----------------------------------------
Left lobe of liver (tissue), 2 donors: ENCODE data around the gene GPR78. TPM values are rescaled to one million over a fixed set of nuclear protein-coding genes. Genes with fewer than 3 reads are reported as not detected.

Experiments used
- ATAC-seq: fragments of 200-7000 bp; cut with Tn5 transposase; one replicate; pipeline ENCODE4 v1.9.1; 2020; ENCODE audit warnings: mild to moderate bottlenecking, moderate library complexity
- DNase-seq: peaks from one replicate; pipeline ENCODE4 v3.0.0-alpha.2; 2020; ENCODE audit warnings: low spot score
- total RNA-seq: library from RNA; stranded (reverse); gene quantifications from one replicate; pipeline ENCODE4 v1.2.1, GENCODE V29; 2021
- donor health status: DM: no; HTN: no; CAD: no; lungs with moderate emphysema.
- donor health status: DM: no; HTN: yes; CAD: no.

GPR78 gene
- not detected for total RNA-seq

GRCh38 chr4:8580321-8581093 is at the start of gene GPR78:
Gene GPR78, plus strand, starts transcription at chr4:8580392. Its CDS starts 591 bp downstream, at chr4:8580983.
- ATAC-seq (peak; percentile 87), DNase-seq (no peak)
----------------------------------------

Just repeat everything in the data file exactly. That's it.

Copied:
Left lobe of liver (tissue), 2 donors: ENCODE data around the gene GPR78. TPM values are rescaled to one million over a fixed set of nuclear protein-coding genes. Genes with fewer than 3 reads are reported as not detected.

Experiments used
- ATAC-seq: fragments of 200-7000 bp; cut with Tn5 transposase; one replicate; pipeline ENCODE4 v1.9.1; 2020; ENCODE audit warnings: mild to moderate bottlenecking, moderate library complexity
- DNase-seq: peaks from one replicate; pipeline ENCODE4 v3.0.0-alpha.2; 2020; ENCODE audit warnings: low spot score
- total RNA-seq: library from RNA; stranded (reverse); gene quantifications from one replicate; pipeline ENCODE4 v1.2.1, GENCODE V29; 2021
- donor health status: DM: no; HTN: no; CAD: no; lungs with moderate emphysema.
- donor health status: DM: no; HTN: yes; CAD: no.

GPR78 gene
- not detected for total RNA-seq

GRCh38 chr4:8580321-8581093 is at the start of gene GPR78:
Gene GPR78, plus strand, starts transcription at chr4:8580392. Its CDS starts 591 bp downstream, at chr4:8580983.
- ATAC-seq (peak; percentile 87), DNase-seq (no peak)